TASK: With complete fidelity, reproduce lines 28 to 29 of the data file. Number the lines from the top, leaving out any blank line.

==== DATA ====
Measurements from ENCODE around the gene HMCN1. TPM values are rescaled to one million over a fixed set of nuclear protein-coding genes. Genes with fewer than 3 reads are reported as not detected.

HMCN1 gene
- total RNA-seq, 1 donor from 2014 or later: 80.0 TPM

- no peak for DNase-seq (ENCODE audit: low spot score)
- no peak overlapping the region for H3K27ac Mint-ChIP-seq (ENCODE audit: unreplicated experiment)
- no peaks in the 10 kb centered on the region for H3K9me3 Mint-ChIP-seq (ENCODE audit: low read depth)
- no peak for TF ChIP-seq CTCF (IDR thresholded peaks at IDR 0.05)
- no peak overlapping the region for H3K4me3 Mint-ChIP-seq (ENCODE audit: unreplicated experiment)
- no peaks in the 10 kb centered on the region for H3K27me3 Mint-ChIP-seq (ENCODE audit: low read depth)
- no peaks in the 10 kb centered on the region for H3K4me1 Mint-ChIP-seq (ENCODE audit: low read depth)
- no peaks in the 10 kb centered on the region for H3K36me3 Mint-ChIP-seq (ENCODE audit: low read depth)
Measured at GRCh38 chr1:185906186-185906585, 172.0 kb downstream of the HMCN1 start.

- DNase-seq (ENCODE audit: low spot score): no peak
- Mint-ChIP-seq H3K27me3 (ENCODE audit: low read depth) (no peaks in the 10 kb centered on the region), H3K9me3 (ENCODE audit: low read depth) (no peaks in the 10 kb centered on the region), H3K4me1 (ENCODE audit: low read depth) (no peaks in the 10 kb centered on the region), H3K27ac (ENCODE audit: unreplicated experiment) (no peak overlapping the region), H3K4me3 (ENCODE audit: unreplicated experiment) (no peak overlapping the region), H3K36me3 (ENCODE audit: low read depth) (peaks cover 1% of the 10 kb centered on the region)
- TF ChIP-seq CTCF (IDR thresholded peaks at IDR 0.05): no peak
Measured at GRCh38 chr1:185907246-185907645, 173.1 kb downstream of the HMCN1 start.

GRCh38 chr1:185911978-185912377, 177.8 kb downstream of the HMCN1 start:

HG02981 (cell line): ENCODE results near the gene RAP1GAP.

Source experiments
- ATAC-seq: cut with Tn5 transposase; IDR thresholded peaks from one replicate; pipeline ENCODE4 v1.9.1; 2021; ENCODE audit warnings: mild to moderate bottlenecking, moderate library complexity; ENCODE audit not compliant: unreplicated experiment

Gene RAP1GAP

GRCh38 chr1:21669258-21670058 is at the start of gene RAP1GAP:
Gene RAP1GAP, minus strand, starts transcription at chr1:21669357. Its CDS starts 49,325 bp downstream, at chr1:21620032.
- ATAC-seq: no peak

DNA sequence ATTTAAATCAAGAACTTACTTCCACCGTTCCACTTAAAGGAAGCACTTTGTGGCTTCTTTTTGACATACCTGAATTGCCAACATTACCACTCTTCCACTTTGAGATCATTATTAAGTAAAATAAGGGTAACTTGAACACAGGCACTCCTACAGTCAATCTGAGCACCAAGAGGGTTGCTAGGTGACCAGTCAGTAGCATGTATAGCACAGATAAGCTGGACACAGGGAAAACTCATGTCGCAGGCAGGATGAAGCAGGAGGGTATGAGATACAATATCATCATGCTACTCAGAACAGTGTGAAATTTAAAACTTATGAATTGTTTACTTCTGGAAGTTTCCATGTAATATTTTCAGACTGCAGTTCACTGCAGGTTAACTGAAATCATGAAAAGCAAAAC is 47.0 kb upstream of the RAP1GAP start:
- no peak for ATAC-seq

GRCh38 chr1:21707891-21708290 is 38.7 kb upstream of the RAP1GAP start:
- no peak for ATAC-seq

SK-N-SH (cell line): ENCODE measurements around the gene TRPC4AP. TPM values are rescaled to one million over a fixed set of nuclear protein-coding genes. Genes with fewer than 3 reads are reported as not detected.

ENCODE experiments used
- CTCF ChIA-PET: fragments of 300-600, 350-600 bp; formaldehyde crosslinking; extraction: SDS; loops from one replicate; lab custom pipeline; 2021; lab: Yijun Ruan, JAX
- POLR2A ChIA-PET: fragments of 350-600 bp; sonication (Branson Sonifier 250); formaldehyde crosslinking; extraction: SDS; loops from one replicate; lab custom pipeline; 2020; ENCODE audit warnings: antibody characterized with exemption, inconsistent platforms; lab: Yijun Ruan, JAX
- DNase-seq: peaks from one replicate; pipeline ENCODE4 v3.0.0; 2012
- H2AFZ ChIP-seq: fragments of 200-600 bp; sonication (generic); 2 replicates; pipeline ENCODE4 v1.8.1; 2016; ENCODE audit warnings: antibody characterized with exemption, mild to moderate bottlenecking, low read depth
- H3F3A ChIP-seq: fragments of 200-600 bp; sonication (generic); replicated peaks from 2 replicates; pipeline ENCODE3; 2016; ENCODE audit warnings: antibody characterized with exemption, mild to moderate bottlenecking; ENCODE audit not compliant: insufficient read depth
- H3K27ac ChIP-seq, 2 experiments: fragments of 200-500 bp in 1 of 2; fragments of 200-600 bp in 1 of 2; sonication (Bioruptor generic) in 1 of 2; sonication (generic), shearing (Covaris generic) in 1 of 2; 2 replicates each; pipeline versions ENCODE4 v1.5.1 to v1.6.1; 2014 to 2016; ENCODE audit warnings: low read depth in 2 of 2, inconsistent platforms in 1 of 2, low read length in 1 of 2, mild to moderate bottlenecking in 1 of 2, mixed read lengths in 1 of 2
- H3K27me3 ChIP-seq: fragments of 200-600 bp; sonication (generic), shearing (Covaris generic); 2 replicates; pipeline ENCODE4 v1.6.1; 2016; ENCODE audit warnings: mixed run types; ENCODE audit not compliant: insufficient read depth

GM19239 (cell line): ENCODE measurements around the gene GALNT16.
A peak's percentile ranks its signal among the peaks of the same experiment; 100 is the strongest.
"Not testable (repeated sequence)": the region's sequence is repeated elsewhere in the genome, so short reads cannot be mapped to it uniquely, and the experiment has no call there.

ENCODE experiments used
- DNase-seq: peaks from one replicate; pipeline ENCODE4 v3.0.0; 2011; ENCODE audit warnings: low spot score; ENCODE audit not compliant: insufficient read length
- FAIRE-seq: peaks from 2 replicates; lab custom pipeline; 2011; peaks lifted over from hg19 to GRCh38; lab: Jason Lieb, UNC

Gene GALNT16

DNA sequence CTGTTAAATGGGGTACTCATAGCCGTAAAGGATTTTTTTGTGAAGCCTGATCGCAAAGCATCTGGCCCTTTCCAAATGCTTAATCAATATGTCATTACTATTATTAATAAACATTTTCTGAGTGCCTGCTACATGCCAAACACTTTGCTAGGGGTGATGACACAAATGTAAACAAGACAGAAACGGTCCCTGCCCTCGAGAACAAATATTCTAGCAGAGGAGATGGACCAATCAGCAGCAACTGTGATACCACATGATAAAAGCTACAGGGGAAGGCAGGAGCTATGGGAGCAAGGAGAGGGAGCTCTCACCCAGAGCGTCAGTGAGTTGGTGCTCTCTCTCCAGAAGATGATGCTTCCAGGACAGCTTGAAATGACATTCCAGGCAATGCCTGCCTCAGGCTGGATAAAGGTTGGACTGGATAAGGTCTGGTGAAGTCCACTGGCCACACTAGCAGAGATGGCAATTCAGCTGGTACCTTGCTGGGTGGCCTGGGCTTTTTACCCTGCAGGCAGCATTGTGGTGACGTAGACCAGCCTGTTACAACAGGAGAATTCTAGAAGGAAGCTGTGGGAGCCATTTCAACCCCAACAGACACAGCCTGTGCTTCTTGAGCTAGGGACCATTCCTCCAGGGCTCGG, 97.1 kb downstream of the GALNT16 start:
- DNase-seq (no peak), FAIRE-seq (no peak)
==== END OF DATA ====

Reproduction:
- no peak for ATAC-seq

SK-N-SH (cell line): ENCODE measurements around the gene TRPC4AP. TPM values are rescaled to one million over a fixed set of nuclear protein-coding genes. Genes with fewer than 3 reads are reported as not detected.